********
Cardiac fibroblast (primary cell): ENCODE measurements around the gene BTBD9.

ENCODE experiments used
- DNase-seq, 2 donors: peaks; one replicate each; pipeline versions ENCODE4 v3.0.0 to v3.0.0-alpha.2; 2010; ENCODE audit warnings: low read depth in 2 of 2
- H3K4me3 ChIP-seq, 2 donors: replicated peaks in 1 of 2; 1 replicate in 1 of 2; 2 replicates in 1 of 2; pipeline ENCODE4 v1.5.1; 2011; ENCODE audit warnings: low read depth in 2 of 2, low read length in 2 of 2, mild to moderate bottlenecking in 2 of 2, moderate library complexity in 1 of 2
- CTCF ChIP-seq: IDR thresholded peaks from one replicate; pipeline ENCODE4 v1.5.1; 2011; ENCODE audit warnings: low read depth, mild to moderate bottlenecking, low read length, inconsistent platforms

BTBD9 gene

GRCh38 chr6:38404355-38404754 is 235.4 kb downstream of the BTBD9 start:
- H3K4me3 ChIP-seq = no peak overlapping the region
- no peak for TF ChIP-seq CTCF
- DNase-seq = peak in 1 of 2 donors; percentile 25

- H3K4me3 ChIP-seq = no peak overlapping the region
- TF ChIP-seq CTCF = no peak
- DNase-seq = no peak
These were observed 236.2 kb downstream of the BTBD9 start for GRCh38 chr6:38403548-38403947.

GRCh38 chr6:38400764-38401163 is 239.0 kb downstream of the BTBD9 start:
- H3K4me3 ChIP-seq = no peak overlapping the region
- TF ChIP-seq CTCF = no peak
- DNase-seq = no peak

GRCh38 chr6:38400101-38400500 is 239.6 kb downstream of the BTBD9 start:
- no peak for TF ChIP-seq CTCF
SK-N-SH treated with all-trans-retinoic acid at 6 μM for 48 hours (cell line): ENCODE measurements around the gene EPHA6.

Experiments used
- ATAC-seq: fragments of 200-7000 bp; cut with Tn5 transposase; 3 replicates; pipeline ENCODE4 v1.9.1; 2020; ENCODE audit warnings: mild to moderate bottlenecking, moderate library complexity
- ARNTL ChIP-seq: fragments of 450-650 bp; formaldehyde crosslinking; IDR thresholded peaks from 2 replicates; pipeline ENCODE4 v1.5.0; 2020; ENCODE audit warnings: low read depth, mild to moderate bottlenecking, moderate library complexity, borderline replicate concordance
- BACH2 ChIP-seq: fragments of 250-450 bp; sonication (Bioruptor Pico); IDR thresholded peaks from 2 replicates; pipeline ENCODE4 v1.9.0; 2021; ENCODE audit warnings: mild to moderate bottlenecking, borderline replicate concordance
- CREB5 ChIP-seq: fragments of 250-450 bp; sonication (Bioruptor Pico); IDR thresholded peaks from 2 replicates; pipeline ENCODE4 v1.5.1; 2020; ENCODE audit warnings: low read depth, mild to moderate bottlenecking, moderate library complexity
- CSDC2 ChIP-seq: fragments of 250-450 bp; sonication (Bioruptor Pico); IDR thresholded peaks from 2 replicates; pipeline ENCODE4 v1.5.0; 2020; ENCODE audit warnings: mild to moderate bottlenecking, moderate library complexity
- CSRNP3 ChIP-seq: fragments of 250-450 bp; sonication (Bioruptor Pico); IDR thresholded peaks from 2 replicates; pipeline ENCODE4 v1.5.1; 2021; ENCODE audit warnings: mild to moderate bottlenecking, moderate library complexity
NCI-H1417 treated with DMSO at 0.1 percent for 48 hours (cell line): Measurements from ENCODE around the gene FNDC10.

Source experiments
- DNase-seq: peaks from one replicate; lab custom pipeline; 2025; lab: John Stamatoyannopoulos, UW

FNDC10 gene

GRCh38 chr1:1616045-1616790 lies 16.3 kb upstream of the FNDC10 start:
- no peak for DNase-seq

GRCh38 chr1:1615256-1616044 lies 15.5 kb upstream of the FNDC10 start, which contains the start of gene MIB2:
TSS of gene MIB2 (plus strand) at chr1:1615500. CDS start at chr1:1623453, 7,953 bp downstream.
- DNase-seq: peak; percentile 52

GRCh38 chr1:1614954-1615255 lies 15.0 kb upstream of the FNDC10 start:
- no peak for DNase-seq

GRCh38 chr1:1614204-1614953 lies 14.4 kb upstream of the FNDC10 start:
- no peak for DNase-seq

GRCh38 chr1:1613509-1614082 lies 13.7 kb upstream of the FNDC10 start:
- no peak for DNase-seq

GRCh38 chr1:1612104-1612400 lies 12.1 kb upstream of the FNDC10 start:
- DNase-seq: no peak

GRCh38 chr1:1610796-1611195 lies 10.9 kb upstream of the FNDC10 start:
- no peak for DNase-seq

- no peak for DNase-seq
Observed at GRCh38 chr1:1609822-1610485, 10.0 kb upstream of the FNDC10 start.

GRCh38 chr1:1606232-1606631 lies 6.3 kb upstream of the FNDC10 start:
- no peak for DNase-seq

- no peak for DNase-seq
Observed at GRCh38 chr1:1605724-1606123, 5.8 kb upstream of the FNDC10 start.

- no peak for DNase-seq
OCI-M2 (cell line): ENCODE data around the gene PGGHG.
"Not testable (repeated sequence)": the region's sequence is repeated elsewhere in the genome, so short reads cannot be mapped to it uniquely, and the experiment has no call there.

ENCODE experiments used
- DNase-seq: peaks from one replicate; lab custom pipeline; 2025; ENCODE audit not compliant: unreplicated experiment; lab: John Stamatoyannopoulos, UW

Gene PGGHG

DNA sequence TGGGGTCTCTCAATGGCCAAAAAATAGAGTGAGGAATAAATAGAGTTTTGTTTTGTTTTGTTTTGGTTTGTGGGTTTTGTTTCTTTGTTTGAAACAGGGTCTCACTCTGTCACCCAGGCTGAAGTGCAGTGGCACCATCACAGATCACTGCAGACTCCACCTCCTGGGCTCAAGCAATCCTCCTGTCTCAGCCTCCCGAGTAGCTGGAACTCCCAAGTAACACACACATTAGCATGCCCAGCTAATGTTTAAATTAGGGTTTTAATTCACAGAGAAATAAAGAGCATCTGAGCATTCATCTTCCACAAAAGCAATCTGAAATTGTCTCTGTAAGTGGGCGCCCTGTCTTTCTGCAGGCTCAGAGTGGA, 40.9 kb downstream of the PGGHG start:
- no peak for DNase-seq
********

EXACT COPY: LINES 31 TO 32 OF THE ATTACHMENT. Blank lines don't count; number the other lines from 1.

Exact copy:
- DNase-seq: peaks from one replicate; lab custom pipeline; 2025; lab: John Stamatoyannopoulos, UW

FNDC10 gene